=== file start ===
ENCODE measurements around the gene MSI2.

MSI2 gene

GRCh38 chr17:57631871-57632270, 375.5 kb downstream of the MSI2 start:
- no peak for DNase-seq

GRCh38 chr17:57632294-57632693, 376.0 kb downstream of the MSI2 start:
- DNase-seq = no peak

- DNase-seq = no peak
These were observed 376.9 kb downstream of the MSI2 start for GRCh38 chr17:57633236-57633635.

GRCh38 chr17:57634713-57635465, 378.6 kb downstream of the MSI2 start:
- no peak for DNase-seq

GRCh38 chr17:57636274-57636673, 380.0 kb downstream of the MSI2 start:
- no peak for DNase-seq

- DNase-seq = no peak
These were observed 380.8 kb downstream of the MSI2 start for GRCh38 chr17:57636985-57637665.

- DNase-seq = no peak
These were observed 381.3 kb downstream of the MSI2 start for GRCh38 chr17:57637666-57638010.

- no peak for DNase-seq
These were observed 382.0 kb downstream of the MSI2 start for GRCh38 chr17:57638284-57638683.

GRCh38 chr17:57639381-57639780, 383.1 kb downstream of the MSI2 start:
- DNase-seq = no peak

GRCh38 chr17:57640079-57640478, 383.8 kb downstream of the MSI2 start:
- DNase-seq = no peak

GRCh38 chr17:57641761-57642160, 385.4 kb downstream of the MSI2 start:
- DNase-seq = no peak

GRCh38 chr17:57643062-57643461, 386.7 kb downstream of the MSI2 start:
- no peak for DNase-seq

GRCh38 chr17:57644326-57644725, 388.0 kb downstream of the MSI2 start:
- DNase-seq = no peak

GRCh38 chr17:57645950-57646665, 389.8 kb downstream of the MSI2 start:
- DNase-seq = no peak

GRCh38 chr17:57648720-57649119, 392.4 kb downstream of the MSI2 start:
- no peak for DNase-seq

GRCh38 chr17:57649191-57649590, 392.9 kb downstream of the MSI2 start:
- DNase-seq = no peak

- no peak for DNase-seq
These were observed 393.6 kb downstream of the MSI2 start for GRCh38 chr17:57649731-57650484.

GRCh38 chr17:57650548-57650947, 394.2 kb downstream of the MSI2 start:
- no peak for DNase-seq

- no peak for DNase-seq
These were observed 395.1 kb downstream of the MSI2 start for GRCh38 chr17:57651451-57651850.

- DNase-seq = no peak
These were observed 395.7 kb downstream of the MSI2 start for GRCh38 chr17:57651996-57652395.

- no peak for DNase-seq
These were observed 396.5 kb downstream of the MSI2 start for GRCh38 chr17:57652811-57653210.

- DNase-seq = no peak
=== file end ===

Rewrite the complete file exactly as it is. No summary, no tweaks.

ENCODE measurements around the gene MSI2.

MSI2 gene

GRCh38 chr17:57631871-57632270, 375.5 kb downstream of the MSI2 start:
- no peak for DNase-seq

GRCh38 chr17:57632294-57632693, 376.0 kb downstream of the MSI2 start:
- DNase-seq = no peak

- DNase-seq = no peak
These were observed 376.9 kb downstream of the MSI2 start for GRCh38 chr17:57633236-57633635.

GRCh38 chr17:57634713-57635465, 378.6 kb downstream of the MSI2 start:
- no peak for DNase-seq

GRCh38 chr17:57636274-57636673, 380.0 kb downstream of the MSI2 start:
- no peak for DNase-seq

- DNase-seq = no peak
These were observed 380.8 kb downstream of the MSI2 start for GRCh38 chr17:57636985-57637665.

- DNase-seq = no peak
These were observed 381.3 kb downstream of the MSI2 start for GRCh38 chr17:57637666-57638010.

- no peak for DNase-seq
These were observed 382.0 kb downstream of the MSI2 start for GRCh38 chr17:57638284-57638683.

GRCh38 chr17:57639381-57639780, 383.1 kb downstream of the MSI2 start:
- DNase-seq = no peak

GRCh38 chr17:57640079-57640478, 383.8 kb downstream of the MSI2 start:
- DNase-seq = no peak

GRCh38 chr17:57641761-57642160, 385.4 kb downstream of the MSI2 start:
- DNase-seq = no peak

GRCh38 chr17:57643062-57643461, 386.7 kb downstream of the MSI2 start:
- no peak for DNase-seq

GRCh38 chr17:57644326-57644725, 388.0 kb downstream of the MSI2 start:
- DNase-seq = no peak

GRCh38 chr17:57645950-57646665, 389.8 kb downstream of the MSI2 start:
- DNase-seq = no peak

GRCh38 chr17:57648720-57649119, 392.4 kb downstream of the MSI2 start:
- no peak for DNase-seq

GRCh38 chr17:57649191-57649590, 392.9 kb downstream of the MSI2 start:
- DNase-seq = no peak

- no peak for DNase-seq
These were observed 393.6 kb downstream of the MSI2 start for GRCh38 chr17:57649731-57650484.

GRCh38 chr17:57650548-57650947, 394.2 kb downstream of the MSI2 start:
- no peak for DNase-seq

- no peak for DNase-seq
These were observed 395.1 kb downstream of the MSI2 start for GRCh38 chr17:57651451-57651850.

- DNase-seq = no peak
These were observed 395.7 kb downstream of the MSI2 start for GRCh38 chr17:57651996-57652395.

- no peak for DNase-seq
These were observed 396.5 kb downstream of the MSI2 start for GRCh38 chr17:57652811-57653210.

- DNase-seq = no peak